What is Token Signing in Code Signing Certificate?

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What is Token Signing in Code Signing

To prevent unauthorized access to federated resources, federation servers will enforce the use of token-signing certificates, effectively thwarting cybercriminals from tampering with or forging security tokens. The most crucial validation technique for any federated collaboration is the private/public key pairing utilized with token-signing certificates. These encryption keys verify that a security token was generated by an authorized/legitimate partner federation server and that it was not altered in transmission.

What is Token Signing?

Token signing is a procedure that requires getting a private signing key and using it to verify the identity of a single person or group of people who use tokens to access a system or service. To make sure that the digital signature on a code file is authorized and approved by a trustworthy certificate authority, this approach is frequently used in Code Signing Certificates.

Token-signing certificates are needed by federation servers in Active Directory Federation Services (AD FS) to stop attackers from modifying or forging security tokens to obtain unauthorized access to federated resources. Every token-signing certificate has public and private cryptographic keys used to digitally sign a security token (using the private key). The authenticity of the encrypted security token is later verified (using the public key) by a partner federation server after receiving these keys.

In this regard, FIPS 140-2 tokens can be used for token signing, as they contain the required cryptographic modules for handling digital signatures. Since the signed documents are handled in a licensed and secure environment, this guarantees that they are safe and tamper-proof. As they cooperate in providing a safe digital signature method for sensitive and confidential documents, FIPS 140-2 tokens and token signing are consequently connected.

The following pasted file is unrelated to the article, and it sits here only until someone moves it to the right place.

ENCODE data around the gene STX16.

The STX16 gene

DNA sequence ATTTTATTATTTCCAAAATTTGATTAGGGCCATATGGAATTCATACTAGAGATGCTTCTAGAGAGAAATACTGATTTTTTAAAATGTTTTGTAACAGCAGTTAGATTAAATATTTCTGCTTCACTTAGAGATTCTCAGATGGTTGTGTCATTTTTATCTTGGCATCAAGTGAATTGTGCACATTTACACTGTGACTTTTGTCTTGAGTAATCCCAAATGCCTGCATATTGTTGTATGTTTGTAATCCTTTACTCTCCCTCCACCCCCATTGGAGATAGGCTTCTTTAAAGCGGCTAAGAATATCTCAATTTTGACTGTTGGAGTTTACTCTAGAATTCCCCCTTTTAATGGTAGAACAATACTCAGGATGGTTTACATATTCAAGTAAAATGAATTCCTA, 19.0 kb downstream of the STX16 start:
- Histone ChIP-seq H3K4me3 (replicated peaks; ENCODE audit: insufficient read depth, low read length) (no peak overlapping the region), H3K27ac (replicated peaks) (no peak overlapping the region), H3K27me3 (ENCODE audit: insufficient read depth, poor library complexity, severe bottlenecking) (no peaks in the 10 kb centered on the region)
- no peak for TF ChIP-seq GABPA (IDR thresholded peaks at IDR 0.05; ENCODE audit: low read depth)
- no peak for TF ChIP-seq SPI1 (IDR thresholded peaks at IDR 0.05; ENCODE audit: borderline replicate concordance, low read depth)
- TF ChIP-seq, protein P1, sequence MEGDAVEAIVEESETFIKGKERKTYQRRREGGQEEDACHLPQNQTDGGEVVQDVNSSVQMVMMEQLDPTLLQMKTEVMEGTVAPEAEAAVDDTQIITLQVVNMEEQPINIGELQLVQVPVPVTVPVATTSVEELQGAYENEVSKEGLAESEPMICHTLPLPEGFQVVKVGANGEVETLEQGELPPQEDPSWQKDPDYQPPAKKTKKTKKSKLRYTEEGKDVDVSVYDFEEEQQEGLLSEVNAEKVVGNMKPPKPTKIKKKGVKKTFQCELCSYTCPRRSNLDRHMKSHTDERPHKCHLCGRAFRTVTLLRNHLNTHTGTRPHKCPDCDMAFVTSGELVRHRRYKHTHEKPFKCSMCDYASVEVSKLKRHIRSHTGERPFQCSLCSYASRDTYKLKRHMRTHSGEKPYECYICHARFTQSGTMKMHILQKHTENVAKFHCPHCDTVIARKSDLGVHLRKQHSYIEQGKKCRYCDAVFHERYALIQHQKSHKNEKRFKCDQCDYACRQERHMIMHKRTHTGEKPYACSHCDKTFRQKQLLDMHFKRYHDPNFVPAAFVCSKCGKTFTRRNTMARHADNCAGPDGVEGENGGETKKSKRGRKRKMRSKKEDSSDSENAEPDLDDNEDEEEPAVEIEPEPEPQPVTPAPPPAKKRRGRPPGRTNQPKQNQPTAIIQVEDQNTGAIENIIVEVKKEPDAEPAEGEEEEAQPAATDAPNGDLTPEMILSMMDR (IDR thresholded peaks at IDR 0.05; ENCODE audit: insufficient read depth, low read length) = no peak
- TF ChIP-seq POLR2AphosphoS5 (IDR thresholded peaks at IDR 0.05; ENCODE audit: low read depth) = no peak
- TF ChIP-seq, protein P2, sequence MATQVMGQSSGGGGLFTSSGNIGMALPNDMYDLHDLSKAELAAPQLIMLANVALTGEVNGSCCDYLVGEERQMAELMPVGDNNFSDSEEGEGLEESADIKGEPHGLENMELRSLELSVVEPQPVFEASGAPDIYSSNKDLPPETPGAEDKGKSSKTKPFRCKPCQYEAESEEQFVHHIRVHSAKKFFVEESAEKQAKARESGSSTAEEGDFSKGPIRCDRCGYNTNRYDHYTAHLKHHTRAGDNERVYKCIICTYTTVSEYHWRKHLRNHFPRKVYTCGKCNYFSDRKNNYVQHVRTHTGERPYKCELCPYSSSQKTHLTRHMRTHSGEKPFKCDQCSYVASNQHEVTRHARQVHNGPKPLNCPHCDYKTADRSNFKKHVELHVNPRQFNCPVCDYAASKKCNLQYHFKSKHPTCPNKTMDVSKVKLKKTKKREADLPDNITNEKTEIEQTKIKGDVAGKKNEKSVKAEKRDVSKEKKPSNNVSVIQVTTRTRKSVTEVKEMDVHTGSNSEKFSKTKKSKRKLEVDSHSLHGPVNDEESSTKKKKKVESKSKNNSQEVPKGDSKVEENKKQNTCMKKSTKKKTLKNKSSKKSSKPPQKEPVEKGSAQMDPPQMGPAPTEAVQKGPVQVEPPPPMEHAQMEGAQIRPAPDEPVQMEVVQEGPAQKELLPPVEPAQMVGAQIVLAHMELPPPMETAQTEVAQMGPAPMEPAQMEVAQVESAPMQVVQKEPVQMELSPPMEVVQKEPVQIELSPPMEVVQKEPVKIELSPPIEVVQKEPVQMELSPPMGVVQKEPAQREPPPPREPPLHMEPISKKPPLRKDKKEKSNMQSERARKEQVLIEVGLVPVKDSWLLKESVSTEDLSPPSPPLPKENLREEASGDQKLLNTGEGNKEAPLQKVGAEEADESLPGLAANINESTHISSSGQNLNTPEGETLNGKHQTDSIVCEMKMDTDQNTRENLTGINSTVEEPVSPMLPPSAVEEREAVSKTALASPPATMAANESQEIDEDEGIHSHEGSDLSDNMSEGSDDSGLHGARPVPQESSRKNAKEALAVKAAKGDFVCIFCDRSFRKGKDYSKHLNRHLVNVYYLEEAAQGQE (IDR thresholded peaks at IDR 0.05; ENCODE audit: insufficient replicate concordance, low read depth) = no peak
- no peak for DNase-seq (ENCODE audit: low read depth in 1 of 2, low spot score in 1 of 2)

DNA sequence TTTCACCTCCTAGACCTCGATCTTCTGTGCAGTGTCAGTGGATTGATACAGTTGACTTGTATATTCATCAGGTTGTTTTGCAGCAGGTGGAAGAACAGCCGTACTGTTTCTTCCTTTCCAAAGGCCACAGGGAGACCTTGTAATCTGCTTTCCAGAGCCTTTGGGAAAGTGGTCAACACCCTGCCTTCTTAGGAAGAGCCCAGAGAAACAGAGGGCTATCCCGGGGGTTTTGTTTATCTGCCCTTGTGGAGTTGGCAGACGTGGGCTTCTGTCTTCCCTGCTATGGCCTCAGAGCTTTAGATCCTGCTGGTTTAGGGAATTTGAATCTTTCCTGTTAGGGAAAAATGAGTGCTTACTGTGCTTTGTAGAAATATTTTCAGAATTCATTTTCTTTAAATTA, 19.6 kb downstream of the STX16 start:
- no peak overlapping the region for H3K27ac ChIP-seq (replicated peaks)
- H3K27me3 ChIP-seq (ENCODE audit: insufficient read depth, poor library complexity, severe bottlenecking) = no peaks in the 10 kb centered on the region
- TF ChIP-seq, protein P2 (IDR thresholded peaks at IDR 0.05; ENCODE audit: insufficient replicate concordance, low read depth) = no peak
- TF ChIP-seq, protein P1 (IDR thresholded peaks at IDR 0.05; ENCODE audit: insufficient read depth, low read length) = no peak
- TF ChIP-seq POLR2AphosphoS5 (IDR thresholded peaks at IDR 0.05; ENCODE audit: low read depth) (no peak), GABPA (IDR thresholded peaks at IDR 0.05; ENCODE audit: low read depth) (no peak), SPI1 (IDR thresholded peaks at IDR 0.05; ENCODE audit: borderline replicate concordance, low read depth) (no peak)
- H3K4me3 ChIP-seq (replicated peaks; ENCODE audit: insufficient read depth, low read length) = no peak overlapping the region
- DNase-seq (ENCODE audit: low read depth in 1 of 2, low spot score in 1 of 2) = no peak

Note: The stability of the Federation Service depends on the certificates used for token signing. You must back up any certificates specified for this purpose since their loss or unintended removal might cause service disruptions.

Requirements for token-signing certificates

To be compatible with AD FS, a token-signing certificate must fulfill the following conditions:

  • A token-signing certificate must have a private key to sign a security token properly.
  • The private key for the certificate must be accessible to the AD FS service account (Active Directory Federation Service – enables Federated Identity and Access Management by securely sharing digital identity and entitlements rights across security and enterprise boundaries) on the local computer’s store. Setup takes care of this. You can utilize the AD FS Management snap-in to ensure continued access in the event of a certificate change.

Important note: The recommended practice for PKI (public key infrastructure) is not to use the same private key for multiple assignments. Because of this, avoid employing the service communication certificate you deployed on the federation server as the token-signing certificate.

How Partners Utilize Token-Signing Certificates?

Token signing certificates are standard X509 certificates utilized to protectively and securely sign all tokens issued by the federation server. Moreover, any incoming tokens are decrypted using token decryption certificates, which are standard X509 certificates. They are additionally published in federation metadata.